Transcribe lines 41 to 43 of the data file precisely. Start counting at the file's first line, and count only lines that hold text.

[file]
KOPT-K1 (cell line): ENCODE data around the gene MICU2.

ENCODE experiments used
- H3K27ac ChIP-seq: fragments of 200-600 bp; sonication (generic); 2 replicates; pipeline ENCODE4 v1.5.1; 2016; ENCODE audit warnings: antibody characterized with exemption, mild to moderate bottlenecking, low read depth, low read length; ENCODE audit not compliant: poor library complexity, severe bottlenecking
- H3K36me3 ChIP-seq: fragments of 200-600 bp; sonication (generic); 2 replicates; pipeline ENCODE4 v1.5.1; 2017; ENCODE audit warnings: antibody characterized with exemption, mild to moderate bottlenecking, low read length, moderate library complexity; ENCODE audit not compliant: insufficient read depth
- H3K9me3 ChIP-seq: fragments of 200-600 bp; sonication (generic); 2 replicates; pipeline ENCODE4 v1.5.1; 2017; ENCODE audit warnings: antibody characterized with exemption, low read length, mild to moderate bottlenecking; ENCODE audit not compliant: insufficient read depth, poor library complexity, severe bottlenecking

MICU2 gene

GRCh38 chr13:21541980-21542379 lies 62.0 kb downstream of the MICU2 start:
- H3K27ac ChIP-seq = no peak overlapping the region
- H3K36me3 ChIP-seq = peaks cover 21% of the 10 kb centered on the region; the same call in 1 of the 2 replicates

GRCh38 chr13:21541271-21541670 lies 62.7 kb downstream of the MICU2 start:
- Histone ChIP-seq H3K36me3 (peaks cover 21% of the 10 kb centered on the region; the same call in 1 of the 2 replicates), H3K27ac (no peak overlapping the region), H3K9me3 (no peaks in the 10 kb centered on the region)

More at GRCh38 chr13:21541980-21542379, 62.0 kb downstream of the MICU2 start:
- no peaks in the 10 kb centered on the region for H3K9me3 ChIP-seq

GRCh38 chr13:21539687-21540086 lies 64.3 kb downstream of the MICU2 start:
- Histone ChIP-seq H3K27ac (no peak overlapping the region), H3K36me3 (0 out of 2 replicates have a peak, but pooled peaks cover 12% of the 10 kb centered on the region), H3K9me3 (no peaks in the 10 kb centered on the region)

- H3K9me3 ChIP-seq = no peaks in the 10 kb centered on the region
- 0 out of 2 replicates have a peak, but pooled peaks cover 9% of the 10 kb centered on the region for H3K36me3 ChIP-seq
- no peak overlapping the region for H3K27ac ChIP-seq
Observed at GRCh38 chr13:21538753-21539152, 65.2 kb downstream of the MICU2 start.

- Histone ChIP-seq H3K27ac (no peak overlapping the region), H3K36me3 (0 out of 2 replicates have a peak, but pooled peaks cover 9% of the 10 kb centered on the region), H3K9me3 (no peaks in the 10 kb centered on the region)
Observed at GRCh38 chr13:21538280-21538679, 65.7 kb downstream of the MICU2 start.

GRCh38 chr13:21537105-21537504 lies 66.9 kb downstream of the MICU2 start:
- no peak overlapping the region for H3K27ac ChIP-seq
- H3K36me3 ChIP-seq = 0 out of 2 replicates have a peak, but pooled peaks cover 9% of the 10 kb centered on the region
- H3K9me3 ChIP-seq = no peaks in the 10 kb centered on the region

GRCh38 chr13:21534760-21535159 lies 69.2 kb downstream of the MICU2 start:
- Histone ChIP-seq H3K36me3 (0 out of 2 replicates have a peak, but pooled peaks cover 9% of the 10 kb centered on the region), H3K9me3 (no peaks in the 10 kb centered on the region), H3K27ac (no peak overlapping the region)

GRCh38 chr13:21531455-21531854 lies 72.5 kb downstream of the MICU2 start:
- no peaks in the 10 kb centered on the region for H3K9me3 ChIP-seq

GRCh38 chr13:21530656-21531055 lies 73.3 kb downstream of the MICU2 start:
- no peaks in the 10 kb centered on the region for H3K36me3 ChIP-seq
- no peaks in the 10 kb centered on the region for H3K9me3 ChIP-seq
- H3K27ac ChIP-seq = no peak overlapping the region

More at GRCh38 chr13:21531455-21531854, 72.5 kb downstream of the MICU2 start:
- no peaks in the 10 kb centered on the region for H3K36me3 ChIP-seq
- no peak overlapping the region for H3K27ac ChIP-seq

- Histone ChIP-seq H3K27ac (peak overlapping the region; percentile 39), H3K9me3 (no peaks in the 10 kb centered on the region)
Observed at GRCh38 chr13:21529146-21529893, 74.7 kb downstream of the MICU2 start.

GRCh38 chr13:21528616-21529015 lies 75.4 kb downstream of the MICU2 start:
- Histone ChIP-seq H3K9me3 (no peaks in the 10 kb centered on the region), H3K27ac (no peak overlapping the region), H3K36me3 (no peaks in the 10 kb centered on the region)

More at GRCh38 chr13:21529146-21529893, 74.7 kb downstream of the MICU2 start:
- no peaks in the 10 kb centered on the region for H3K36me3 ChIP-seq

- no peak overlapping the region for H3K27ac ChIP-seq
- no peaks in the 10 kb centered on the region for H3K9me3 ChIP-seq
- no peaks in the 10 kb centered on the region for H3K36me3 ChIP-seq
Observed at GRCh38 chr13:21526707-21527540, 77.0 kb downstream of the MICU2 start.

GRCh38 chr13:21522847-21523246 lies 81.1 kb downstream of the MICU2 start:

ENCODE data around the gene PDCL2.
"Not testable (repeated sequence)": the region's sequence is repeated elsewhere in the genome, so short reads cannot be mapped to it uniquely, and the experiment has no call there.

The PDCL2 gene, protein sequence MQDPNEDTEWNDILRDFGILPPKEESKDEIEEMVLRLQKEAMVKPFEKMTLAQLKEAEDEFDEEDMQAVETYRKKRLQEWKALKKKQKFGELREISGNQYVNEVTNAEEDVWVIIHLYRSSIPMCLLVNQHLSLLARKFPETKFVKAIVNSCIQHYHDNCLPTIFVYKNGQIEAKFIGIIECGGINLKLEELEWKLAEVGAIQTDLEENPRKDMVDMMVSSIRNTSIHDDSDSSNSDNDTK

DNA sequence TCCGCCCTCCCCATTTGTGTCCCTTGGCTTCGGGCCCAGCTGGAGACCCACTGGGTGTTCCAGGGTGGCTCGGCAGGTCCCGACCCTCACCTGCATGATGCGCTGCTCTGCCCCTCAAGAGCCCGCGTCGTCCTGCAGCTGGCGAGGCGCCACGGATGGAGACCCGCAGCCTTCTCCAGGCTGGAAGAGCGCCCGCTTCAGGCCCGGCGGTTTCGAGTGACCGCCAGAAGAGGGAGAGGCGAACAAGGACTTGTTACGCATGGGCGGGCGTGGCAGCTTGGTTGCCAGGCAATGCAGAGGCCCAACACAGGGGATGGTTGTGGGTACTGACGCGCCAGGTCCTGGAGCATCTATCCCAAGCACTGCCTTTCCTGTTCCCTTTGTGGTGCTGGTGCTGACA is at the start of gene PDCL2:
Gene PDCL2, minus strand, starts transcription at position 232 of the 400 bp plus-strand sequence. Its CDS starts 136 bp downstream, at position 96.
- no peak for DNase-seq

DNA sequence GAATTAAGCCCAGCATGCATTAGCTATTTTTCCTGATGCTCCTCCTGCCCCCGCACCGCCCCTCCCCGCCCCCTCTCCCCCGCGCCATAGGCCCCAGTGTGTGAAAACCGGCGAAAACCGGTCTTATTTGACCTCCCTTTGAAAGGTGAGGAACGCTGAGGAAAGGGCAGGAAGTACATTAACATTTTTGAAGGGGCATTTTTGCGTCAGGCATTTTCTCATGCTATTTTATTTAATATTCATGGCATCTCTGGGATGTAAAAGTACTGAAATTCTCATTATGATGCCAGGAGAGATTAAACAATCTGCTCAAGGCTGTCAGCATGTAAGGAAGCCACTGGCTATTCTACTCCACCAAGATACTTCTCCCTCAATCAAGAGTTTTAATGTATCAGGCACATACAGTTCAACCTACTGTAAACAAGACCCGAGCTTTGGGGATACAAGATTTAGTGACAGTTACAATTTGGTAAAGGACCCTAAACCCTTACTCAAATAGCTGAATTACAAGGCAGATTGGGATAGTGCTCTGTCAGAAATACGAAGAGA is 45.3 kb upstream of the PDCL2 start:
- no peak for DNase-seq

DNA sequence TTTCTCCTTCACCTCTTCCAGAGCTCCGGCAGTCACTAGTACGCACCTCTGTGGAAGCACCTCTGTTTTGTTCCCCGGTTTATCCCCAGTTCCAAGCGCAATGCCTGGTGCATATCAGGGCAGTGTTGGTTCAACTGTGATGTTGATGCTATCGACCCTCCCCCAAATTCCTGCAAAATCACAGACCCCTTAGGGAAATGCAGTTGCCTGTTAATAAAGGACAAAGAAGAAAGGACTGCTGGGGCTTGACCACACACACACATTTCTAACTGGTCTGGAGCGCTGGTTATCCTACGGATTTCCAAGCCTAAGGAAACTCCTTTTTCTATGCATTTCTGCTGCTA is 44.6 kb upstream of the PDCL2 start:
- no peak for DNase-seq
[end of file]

More at GRCh38 chr13:21529146-21529893, 74.7 kb downstream of the MICU2 start:
- no peaks in the 10 kb centered on the region for H3K36me3 ChIP-seq

- no peak overlapping the region for H3K27ac ChIP-seq